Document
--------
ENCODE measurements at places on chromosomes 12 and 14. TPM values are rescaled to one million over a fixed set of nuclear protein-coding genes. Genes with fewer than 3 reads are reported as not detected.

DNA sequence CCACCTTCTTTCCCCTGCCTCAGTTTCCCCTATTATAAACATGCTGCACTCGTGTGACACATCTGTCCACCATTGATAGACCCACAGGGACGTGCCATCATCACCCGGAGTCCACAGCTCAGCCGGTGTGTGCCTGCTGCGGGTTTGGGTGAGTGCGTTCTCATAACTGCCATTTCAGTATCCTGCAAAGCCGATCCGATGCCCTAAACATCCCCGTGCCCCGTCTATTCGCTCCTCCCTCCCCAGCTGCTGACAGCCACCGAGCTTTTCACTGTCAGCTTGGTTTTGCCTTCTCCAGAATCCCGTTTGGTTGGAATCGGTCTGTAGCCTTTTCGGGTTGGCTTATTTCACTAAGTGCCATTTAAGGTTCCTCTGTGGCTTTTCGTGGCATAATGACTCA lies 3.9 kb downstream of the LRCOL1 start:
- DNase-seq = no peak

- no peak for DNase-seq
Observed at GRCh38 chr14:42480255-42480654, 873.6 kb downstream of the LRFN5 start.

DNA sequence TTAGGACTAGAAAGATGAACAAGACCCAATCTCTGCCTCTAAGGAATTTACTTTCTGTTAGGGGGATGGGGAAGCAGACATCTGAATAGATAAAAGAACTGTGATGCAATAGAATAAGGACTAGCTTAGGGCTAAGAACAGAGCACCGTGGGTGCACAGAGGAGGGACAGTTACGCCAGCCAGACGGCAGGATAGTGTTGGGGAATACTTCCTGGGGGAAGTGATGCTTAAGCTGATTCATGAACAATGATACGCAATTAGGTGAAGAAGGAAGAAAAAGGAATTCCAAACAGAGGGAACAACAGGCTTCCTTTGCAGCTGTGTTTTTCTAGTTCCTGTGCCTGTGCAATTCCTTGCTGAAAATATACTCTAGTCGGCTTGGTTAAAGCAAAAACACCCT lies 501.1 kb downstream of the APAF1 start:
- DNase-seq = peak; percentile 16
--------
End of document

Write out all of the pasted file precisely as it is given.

ENCODE measurements at places on chromosomes 12 and 14. TPM values are rescaled to one million over a fixed set of nuclear protein-coding genes. Genes with fewer than 3 reads are reported as not detected.

DNA sequence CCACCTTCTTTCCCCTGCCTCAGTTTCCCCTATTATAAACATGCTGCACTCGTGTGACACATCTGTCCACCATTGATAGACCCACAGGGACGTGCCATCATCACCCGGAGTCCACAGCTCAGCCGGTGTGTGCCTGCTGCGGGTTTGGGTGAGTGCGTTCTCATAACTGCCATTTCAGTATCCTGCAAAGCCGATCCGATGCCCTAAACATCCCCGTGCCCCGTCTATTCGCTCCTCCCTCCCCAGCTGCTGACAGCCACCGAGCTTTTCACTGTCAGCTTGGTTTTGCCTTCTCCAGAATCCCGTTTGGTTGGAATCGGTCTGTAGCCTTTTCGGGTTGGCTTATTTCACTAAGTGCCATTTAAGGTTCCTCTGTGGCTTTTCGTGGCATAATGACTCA lies 3.9 kb downstream of the LRCOL1 start:
- DNase-seq = no peak

- no peak for DNase-seq
Observed at GRCh38 chr14:42480255-42480654, 873.6 kb downstream of the LRFN5 start.

DNA sequence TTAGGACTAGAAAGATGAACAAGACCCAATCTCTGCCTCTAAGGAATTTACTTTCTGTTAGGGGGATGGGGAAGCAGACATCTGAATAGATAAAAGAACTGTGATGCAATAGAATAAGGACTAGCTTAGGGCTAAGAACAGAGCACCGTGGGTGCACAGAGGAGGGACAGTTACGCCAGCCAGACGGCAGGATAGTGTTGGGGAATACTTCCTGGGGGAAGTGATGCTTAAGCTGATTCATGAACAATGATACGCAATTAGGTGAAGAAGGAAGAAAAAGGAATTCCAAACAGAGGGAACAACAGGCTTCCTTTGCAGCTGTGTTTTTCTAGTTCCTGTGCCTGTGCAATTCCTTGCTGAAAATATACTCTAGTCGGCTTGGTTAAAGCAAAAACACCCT lies 501.1 kb downstream of the APAF1 start:
- DNase-seq = peak; percentile 16